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Table 1 Victim and suspect characteristics by homicide type, National Violent Death Reporting System, 2003–2017*

From: Examining differences between mass, multiple, and single-victim homicides to inform prevention: findings from the National Violent Death Reporting System

             Victims        Suspects/Perpetrators**  
  Mass homicide
n(%)
Multiple homicide
n(%)
Single homicide
n(%)
Chi-square p-value Mass homicide
n(%)
Multiple homicide
n(%)
Single homicide
n(%)
Chi-square p-value
Total*** 728 7,112 74,623   154 3,651 68,530  
Sex
 Male 351 (48.2) a,b 4,611 (64.8) c 59,351 (79.6) < 0.001 133 (95.0) 3,067 (92.9) c 54,015 (89.7) < 0.001
 Female 377 (51. 8) a,b 2,501 (35.2) c 15,251 (20.4) < 0.001 7 (5) 236 (7.2) c 6,188 (10.3) < 0.001
Age group (years)
 0–10 116 (16.0) a,b 550 (7.8) c 3,470 (4.7) < 0.001 0(.) 0(.) 30 (0.1) N/A
 11-17 74 (10.2) a,b 451 (6.4) c 3,081 (4.1) < 0.001 5 (4.0) 137 (5.0) c 3,115 (6.9) 0.001
 18-24 132 (18.2) 1,596 (22.5) 17,538 (23.5) 0.05 31 (24.6) 868 (32.0) 15,409 (34.2) 0.02
 25-34 131 (18.0) a,b 1,755 (24.7) c 20,096 (27.0) < 0.001 42 (33.3) 857 (31.6) c 12,772 (28.4) 0.003
 35–44 87 (12.0) b 993 (14.0) c 12,540 (16.8) < 0.001 26 (20.6) 450 (16.6) c 6,476 (14.4) 0.002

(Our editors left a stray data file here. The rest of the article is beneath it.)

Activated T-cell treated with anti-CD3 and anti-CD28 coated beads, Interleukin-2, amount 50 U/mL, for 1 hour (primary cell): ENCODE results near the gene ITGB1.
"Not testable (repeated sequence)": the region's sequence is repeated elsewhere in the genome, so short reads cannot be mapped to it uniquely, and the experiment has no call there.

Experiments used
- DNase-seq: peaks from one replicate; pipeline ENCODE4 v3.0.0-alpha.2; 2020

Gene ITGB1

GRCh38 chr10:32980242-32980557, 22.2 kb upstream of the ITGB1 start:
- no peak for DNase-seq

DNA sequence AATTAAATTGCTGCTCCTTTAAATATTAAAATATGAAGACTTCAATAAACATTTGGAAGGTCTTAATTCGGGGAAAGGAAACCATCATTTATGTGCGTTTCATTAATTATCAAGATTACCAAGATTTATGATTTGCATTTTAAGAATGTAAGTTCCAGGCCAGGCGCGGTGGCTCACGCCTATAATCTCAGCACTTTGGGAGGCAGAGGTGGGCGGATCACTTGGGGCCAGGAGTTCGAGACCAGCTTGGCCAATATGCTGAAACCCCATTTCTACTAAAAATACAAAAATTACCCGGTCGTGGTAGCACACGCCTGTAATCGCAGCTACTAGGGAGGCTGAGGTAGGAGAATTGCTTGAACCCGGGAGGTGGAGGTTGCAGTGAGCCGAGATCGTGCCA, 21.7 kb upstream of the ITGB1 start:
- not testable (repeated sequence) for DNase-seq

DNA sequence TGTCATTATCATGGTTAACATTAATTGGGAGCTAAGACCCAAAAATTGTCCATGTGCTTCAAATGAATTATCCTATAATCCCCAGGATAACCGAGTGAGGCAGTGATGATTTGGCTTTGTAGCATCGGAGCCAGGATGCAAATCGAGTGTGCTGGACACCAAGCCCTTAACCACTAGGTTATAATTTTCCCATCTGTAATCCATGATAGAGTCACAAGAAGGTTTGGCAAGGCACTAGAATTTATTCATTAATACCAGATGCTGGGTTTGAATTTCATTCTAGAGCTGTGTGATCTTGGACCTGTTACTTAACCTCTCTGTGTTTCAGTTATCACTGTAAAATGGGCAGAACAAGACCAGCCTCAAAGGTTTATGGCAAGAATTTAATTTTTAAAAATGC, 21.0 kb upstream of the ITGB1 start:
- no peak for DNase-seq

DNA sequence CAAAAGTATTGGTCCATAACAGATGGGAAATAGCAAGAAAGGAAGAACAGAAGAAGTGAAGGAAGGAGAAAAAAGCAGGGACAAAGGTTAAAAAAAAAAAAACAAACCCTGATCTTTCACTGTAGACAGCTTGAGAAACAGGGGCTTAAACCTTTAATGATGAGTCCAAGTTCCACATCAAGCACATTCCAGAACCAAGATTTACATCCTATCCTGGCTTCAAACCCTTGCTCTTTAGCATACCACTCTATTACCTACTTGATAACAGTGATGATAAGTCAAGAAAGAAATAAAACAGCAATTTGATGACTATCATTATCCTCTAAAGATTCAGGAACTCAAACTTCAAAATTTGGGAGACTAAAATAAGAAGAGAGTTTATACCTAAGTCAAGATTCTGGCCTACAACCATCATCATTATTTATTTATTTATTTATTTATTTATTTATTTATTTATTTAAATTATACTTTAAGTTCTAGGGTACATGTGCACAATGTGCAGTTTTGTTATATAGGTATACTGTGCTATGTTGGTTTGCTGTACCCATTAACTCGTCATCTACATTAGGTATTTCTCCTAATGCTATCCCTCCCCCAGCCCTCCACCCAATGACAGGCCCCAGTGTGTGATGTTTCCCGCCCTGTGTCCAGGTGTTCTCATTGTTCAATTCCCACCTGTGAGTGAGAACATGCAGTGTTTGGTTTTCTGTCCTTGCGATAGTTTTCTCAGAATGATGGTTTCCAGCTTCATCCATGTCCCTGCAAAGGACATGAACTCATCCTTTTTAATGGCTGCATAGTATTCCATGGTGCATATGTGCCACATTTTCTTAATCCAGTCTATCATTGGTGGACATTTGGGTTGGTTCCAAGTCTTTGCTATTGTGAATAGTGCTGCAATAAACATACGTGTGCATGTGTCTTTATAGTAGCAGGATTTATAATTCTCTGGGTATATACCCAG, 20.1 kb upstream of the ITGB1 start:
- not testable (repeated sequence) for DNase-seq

45-54 83 (11.4) 788 (11.1) 8,978 (12.1) 0.11 17 (13.5) 261 (9.6) 4,106 (9. 1) 0.20
 55–64 54 (7.4) 506 (7. 1) 5,002 (6.7) 0.43 5 (4.0) 93 (3.4) 1,919 (4.3) 0.11
 65+ 50 (6.9) 459 (6.5) c 3,803 (5. 1) 0.001 0(.) 47 (1.7) c 1,198 (2.7) N/A
Race/Ethnicity
 Non-Hispanic white 407 (55.9) a,b 2,648 (37.2) c 21,943 (29.4) < 0.001 67 (43.5) a,b 1,020 (27.9) c 14,869 (21.7) < 0.001
 Non-Hispanic black 181 (24.9) a,b 3,146 (44.2) c 39,806 (53.3) < 0.001 43 (27.9) a,b 1,456 (39.9) c 29,177 (42.6) < 0.001
 Non-Hispanic American Indian/Alaska Native 13 (1.8) 136 (1.9) 1,571 (2.1) 0.75 2 (1.3) 38 (1.0) 864 (1.3) 0.55
 Non-Hispanic Asian/Pacific Islander 23 (3.2) 167 (2.4) c 1,158 (1.6) < 0.001 6 (3.9) a,b 52 (1.4) c 524 (0.8) < 0.001
 Hispanic*** 98 (13.5) 964 (136) 9,623 (12.9) 0.60 14 (9.1) 315 (8.6) 5,063 (7.4) 0.05
Victim-Suspect Relationship
 Stranger 138 (19.0) a,b 515 (7.2) 4,673 (6.3) < 0.001     
 Acquaintance/friend 98 (13.5) 776 (10.9) c 9,491 (12.7) 0.25     
 Child 74 (10.2) b 483 (6.8) c 2,028 (2.7) < 0.001     
 Other relative/family member 66 (9.1) a,b 339 (4.8) c 2,009 (2.7) < 0.001     
 Spouse/intimate partner 35 (4.8) a,b 530 (7.5) c 7,899 (10.6) < 0.001     
 Other person known to victim 30 (4.1) a 635 (8.9) c 5,209 (7.0) < 0.001     
 Parent 20 (2.8) 310 (4.4) c 1,477 (2.0) < 0.001     
 Other intimate partner involvement 12 (1.7) 88 (1.2) 778 (1.0) 0.32     
 Rival gang member 8 (1.1) 93 (1.3) c 679 (1.0) 0.15     
 Victim was law enforcement officer injured in the line of duty 3 (0.4) 30 (0.4) c 138 (0.2) 0.002     
 Current/former work relationship 0(.) 50 (0.7) c 288 (0.4) N/A     
 Other/Unknown relationship 244 (33.5) 3,263 (45.9) c 39,954 (53.5) < 0.001     
Suspect/Perpetrator Characteristics****
Mental health problem directly related to incident d      13 (10.3) a,b 132 (4.7) c 1,226 (2.2) < 0.001
Type of mental health problem e
 Unspecified psychosis      4 (30 8) b 16 (12.2) 102 (8.3) 0.01
 Unspecified mental illness      3 (23.1) 39 (29.8) 358 (29.2) 0.88
 Bipolar disorder      2 (15.4) 11 (8.4) 95 (7.8) 0.58